Scripting VoiceXML and TwiML using Tcl

This article describes how to write XML-based programmable scripts such as for W3C's VoiceXML or Twilio's TwiML using Tcl, the Tool Command Language. The associated project is available as open source software at
  1. How easy is a programming language?
  2. What is Tcl?
  3. What are XML-based documents?
  4. How do I get started?

Command line Twilio client - part 2

[This is continuation of the previous post]

The command line SIP endpoint included in my rtclite project allows SIP registration to register with a SIP server to receive SIP calls. For example, you can signup for a free SIP account at, download rtclite and py-audio on OS X, open two terminals, run the app on one to register, and on another to place a call as follows:

A journey through real time...

I did my first project on real-time communications in 1997. In the past two decades I did numerous projects in this general area. In particular, these were related to voice over IP (VoIP), multimedia and web communication. As 2016 comes to an end, I reminisce my 20-year journey. I attempt to capture the gist of my projects. How my project themes and ideas evolved over time?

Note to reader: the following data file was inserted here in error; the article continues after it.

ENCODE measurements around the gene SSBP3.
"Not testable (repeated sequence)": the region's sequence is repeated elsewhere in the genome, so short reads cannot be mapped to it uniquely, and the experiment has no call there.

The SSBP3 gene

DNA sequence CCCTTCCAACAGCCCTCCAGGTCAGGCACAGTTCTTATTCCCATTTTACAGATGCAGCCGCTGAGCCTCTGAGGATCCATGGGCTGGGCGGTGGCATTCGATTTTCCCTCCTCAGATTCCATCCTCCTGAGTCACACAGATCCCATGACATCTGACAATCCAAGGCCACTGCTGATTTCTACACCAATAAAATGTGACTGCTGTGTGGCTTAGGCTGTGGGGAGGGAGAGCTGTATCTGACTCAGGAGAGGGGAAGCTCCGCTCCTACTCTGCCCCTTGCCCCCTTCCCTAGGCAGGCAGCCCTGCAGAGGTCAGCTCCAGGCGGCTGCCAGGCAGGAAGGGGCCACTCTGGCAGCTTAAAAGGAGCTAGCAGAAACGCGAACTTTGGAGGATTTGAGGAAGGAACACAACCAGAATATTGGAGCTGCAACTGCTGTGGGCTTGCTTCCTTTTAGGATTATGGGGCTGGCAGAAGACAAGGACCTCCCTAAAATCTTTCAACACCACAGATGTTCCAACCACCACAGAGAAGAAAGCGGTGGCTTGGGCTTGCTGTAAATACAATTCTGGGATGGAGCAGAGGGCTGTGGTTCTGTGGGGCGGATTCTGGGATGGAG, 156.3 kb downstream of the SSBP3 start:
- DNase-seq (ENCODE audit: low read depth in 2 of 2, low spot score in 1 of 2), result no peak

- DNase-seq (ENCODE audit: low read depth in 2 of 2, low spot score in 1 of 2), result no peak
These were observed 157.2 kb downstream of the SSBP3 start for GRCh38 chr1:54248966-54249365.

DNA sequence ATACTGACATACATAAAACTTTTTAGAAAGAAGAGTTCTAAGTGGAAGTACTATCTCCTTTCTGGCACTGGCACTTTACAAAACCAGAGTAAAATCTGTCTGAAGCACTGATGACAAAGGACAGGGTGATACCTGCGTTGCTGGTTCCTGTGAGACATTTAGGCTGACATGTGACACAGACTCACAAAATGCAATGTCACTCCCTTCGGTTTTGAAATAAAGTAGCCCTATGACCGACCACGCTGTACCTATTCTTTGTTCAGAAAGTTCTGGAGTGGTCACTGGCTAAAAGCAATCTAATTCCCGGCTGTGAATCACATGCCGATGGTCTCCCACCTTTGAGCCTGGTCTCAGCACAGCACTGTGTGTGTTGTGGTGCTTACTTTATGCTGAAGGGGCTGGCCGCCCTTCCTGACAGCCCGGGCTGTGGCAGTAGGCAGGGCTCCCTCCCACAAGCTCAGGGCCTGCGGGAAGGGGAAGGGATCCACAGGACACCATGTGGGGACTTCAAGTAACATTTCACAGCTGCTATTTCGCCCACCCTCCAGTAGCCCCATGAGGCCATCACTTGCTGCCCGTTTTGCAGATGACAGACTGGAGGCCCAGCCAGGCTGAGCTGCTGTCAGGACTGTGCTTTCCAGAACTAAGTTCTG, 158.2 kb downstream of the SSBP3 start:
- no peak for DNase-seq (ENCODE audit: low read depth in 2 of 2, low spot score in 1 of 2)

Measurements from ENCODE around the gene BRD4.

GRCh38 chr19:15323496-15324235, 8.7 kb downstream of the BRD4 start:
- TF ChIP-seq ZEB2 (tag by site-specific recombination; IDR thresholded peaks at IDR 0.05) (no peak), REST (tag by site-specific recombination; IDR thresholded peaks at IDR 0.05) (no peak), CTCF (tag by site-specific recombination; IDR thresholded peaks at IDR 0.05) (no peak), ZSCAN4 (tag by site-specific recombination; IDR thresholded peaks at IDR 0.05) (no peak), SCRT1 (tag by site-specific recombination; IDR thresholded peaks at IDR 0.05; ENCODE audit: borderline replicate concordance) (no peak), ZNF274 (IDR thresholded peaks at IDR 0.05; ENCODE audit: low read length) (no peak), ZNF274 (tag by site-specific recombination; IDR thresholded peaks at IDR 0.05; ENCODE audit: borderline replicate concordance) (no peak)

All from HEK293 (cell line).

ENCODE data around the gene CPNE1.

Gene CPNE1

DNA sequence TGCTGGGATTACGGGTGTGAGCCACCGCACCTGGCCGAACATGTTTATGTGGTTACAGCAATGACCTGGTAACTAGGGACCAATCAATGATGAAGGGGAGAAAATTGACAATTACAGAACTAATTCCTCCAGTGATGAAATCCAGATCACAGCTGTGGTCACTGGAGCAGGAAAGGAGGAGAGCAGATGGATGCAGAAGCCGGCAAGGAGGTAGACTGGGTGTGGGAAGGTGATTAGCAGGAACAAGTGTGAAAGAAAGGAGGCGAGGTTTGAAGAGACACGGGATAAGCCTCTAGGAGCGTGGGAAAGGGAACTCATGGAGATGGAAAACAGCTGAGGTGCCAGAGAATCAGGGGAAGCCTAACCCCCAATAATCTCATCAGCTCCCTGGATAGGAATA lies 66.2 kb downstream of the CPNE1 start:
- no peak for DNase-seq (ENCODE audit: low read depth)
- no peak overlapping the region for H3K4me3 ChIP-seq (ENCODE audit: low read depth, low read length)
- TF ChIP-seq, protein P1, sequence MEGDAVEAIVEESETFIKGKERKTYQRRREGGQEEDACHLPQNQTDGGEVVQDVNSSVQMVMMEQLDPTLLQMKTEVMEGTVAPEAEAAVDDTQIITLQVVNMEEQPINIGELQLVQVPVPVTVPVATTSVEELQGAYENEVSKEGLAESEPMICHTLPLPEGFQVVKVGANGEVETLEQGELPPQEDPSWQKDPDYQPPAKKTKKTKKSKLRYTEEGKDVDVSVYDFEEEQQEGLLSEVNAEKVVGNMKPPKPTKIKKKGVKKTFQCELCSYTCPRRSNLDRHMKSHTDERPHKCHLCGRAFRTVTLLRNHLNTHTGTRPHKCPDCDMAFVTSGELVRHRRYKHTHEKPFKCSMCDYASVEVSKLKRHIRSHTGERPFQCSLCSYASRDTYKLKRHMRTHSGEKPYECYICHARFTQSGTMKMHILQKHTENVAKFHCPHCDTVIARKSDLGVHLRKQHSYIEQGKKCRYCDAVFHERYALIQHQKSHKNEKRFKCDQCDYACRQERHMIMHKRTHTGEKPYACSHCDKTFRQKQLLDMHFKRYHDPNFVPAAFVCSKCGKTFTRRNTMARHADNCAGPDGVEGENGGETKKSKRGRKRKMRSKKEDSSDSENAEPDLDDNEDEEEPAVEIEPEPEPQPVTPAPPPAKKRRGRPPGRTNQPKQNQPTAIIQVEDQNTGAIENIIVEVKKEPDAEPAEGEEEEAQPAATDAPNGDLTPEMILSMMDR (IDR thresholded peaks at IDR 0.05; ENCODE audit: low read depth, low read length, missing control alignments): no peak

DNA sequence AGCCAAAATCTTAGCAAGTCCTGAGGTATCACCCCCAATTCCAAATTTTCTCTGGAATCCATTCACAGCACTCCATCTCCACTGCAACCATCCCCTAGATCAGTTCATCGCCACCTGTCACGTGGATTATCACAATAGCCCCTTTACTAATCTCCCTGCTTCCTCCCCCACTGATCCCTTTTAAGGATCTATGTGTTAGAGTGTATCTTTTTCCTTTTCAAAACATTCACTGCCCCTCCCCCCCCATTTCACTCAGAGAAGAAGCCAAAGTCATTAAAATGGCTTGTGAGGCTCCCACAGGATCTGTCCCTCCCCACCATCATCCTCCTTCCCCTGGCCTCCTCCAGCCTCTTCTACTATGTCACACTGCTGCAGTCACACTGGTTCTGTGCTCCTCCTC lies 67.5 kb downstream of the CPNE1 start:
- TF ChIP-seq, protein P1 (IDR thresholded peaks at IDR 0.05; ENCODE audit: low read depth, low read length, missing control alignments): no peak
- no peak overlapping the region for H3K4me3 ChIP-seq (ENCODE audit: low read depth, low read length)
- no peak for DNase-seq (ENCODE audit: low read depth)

What are endpoint driven communication systems?

A lot of my work in the past decade has focussed on endpoint driven systems, e.g., peer-to-peer Internet telephony (P2P-SIP) [1,2] for inherent scalability/robustness, Rich Internet Applications for web video conferencing [3,4], and more recently, resource-based software architecture [5,6]. In this article, I emphasize the importance of such systems, and differentiate them from other system architectures in the context of real-time communication.

Impress.js 3D presentations on cloud, communication, WebRTC and mobile

I am really impressed by impress.js presentation framework based on CSS3. It is pretty low level, requires knowledge of HTML and CSS, and is small enough that it can stay out of your way. Others have created very impressive 3D presentations. I also did my share of 3D presentations in 2015, as various conference paper presentations, while at Avaya Labs.

click here to see all my presentations

Below, I list my presentations and associated demo videos largely based on impress.js framework. When viewing a presentation, use an HTML5 capable browser such as Chrome or Safari, and please wait for it to loads completely, and the browser's loading icon to stop spinning, before doing the slide show.